“If you’re working with NRCS or other agency, they may have more specific requirements (about construction and materials). Other windbreaks are constructed of metal, wood and other substances. It is important to determine costs and labor associated with building it,” Chidester said.
“When determining placement, it should be taken into account that you will want to put the windbreak where winter calving, feeding and pasture will be. Ideally, near enough to a water source they can get water, but not so close cows are losing calves in ditches or are at risk for flooding if that should occur. It should be far enough from a fence or structures that livestock can be fed there too in the event of a major storm.”
Dr. David Ames of Colorado State University (retired) said, “How much effort you want to make in building a windbreak necessitates looking at cost versus benefit. If cattle have the opportunity to go into a draw, compared to standing out on flat ground, the cost is low. But when you start setting posts that will hold a windbreak and putting up lumber, that adds more cost.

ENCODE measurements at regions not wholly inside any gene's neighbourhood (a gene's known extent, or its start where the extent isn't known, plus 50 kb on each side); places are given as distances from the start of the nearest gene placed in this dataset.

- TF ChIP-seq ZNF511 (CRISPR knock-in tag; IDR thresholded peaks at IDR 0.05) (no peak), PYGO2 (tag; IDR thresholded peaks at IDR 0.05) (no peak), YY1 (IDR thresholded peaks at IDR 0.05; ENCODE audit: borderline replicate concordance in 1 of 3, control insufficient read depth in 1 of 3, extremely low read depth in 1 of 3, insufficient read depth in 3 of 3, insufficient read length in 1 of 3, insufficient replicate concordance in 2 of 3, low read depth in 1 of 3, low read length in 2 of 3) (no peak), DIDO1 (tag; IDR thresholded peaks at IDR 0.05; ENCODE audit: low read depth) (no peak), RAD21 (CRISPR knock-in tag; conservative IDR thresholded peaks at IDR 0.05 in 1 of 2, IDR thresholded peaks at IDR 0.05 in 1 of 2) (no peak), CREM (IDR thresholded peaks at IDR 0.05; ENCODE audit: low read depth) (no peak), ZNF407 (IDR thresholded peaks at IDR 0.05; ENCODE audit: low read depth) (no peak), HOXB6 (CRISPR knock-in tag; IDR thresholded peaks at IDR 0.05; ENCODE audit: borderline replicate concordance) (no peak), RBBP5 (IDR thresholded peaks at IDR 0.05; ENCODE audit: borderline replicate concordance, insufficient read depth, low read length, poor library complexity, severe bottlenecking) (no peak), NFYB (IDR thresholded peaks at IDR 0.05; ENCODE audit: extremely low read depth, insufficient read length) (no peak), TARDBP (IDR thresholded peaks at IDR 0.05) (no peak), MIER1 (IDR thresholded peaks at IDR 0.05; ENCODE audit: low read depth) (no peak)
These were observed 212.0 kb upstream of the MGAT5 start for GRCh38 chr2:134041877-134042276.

“You have to measure how much value there would be,” Ames said.
Ames said advantages of windbreaks in Nebraska feedlots have been documented. It’s more difficult to measure the value in cow-calf operations, but some designs have been shown to lower energy feed costs in winter.
There’s no correct way to build a windbreak and no limit to the materials used.
“You need to spread the cattle out,” Ames said. “Windbreaks should be high, dry, well-drained areas.”
So what are the important features for moveable windbreaks?
The typical windbreak is 10 feet tall. To stand up against the wind, the base must be at least the same width or greater than the height of the upright windbreak. That means a 10-foot tall portable windbreak would need at least a 10-foot-wide base.
Each cow should be provided one foot of fence length.
The windbreaks should not blow over, even in extreme winds.
Windbreaks should be easy to move. The rancher should not have to leave the tractor for a move.
Moving the windbreaks is important to keep areas dry, spread animal waste, reduce hauling distances for feed and hay and allow grazing on areas with no natural windbreaks.
Unlike permanent windbreaks, which are usually sold with the land they are on, portable ones can be moved to a new place. If snow accumulates on a portable windbreak, it can simply be moved, eliminating the need for snow removal. Moving the windbreaks gains the advantages. On the other hand, portable windbreaks are generally more expensive to build than permanent ones.